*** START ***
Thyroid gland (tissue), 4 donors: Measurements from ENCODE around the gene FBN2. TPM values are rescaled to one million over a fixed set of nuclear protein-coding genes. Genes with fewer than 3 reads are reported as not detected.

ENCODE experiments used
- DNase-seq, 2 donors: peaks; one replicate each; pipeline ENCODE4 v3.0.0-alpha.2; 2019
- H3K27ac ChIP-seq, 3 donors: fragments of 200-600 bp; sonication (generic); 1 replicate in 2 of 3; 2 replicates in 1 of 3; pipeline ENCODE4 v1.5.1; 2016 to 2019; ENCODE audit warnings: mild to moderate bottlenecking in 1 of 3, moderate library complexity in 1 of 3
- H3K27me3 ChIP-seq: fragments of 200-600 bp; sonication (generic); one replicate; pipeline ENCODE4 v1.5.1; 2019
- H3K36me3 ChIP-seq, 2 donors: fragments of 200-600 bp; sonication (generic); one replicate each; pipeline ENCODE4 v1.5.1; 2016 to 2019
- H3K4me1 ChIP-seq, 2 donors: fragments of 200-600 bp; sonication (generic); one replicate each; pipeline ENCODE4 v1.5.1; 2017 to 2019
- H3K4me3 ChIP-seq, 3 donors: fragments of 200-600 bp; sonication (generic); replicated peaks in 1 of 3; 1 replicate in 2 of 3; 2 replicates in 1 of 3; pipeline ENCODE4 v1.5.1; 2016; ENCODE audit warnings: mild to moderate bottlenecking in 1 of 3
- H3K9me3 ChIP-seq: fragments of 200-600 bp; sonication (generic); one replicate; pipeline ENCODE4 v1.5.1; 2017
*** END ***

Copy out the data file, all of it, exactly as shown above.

Thyroid gland (tissue), 4 donors: Measurements from ENCODE around the gene FBN2. TPM values are rescaled to one million over a fixed set of nuclear protein-coding genes. Genes with fewer than 3 reads are reported as not detected.

ENCODE experiments used
- DNase-seq, 2 donors: peaks; one replicate each; pipeline ENCODE4 v3.0.0-alpha.2; 2019
- H3K27ac ChIP-seq, 3 donors: fragments of 200-600 bp; sonication (generic); 1 replicate in 2 of 3; 2 replicates in 1 of 3; pipeline ENCODE4 v1.5.1; 2016 to 2019; ENCODE audit warnings: mild to moderate bottlenecking in 1 of 3, moderate library complexity in 1 of 3
- H3K27me3 ChIP-seq: fragments of 200-600 bp; sonication (generic); one replicate; pipeline ENCODE4 v1.5.1; 2019
- H3K36me3 ChIP-seq, 2 donors: fragments of 200-600 bp; sonication (generic); one replicate each; pipeline ENCODE4 v1.5.1; 2016 to 2019
- H3K4me1 ChIP-seq, 2 donors: fragments of 200-600 bp; sonication (generic); one replicate each; pipeline ENCODE4 v1.5.1; 2017 to 2019
- H3K4me3 ChIP-seq, 3 donors: fragments of 200-600 bp; sonication (generic); replicated peaks in 1 of 3; 1 replicate in 2 of 3; 2 replicates in 1 of 3; pipeline ENCODE4 v1.5.1; 2016; ENCODE audit warnings: mild to moderate bottlenecking in 1 of 3
- H3K9me3 ChIP-seq: fragments of 200-600 bp; sonication (generic); one replicate; pipeline ENCODE4 v1.5.1; 2017